The ‘Austrian’ prescription for economic recovery has three major parts; first, open markets without import restrictions or constraints on entry to local markets; second, a variant on the open market theme, namely de-regulation of the rigid and centralised wage-fixing system; third, reduced public sector spending and privatisation. These strategies are linked because the problems they address are interlocked; Kasper shows how trade barriers in the form of tariffs and quotas generate leverage for organised labour to form monopolies in the labour market which in turn creates problems for job creation and increased efficiency. Unfortunately for the Labor ‘dries’ the labour monopolies are apparently untouchable (by Labor). Equally unfortunately for the Liberal dries the tariffs and quotas are sacrosanct for the ‘wets’, the ‘pragmatists’ and their backers in heavily protected industries, especially textiles, clothing and footwear.
Cats will recall from my recent posting of press cuttings from the 1980s that the policies of economic rationalism aroused fear and loathing from all sides of politics.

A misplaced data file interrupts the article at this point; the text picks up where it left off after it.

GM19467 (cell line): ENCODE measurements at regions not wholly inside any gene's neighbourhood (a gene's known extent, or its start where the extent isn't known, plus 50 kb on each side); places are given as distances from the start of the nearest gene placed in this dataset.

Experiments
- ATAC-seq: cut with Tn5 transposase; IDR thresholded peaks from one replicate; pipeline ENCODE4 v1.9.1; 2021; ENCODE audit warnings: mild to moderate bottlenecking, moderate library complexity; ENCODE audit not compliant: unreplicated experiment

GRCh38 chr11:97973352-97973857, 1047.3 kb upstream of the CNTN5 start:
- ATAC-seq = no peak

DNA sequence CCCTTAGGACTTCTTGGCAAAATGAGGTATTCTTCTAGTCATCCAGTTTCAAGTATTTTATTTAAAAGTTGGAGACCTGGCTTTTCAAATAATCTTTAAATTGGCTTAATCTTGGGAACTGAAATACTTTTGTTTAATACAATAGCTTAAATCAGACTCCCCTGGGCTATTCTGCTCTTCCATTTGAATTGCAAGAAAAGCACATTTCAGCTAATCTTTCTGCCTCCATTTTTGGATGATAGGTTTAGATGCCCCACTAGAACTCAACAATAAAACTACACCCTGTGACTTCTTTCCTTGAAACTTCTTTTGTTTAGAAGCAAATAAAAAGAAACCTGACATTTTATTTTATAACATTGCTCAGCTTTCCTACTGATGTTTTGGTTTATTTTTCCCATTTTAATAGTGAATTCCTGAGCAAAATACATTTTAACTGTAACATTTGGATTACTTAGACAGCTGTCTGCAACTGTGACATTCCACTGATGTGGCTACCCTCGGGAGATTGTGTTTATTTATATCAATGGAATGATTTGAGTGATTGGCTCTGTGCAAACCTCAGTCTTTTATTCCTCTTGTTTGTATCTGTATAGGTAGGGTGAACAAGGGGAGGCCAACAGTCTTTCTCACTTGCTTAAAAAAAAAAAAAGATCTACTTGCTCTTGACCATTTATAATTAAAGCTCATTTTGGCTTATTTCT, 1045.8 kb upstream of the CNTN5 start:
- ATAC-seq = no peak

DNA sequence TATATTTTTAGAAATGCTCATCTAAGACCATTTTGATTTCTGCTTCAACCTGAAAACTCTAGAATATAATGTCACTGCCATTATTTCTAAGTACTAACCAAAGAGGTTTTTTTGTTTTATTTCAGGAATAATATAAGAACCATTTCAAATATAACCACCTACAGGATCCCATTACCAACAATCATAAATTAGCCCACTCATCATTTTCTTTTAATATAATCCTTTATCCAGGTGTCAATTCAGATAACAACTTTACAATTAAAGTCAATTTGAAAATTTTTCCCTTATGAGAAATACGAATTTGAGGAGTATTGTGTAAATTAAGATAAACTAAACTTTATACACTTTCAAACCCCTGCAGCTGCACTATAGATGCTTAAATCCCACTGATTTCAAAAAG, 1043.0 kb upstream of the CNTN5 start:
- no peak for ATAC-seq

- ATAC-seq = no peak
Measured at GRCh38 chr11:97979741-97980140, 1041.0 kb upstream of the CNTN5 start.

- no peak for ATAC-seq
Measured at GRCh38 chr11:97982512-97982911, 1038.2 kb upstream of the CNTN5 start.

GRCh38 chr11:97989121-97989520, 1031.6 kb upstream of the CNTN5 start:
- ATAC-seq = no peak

The second section of this paper suggests that the Austrian-born Karl Popper has a lot to offer the Austrian economists and I have made a cottage industry out of promoting the synergy of Popper and the other Austrians. This has so far made no headway with the contemporary followers of Popper or the Austrian economists. Not to be deterred I will take up the contest again at a conference in Zurich in September on “The Soul of Economics” and again in Vienna in November at a conference on Austrian economics at its birthplace. Then to Washington DC to catch up with my agents of influence in the swamp – Tim Andrews, Dan Mitchell and the troops at Cato, the Center for Competitive Enterprise and the hive of Austrian activity at George Mason University.
A bonus link to Don Aitkin on the way alarmism over climate change became dominant without really being a conspiracy. He listed several factors starting with the rise of the radical Green movement.
First, there has to be a message, and it has to be of some moment, some significance, to involve players like governments. In my view the message came half a century ago, in the form of the environmental movement, which proclaimed that human beings were destroying the one planet they lived on. The message came at the same time as a steady decline in the proportions of people in the Anglophone societies, and in the Protestant parts of Europe, who took organised Christianity seriously. The message was quickly politicised by a new formation, political parties often called Greens, which used the colour as their symbol, and increasingly as their name. The Greens were not part of the liberal/conservative, left/right, Labor/Coalition divide that is familiar to us, though their tendency, being radical, was to the left. The established parties did their best to ignore the Greens, but when in time they reached ten per cent of the popular vote both traditional sides of politics tried to work out how best to counter this new threat.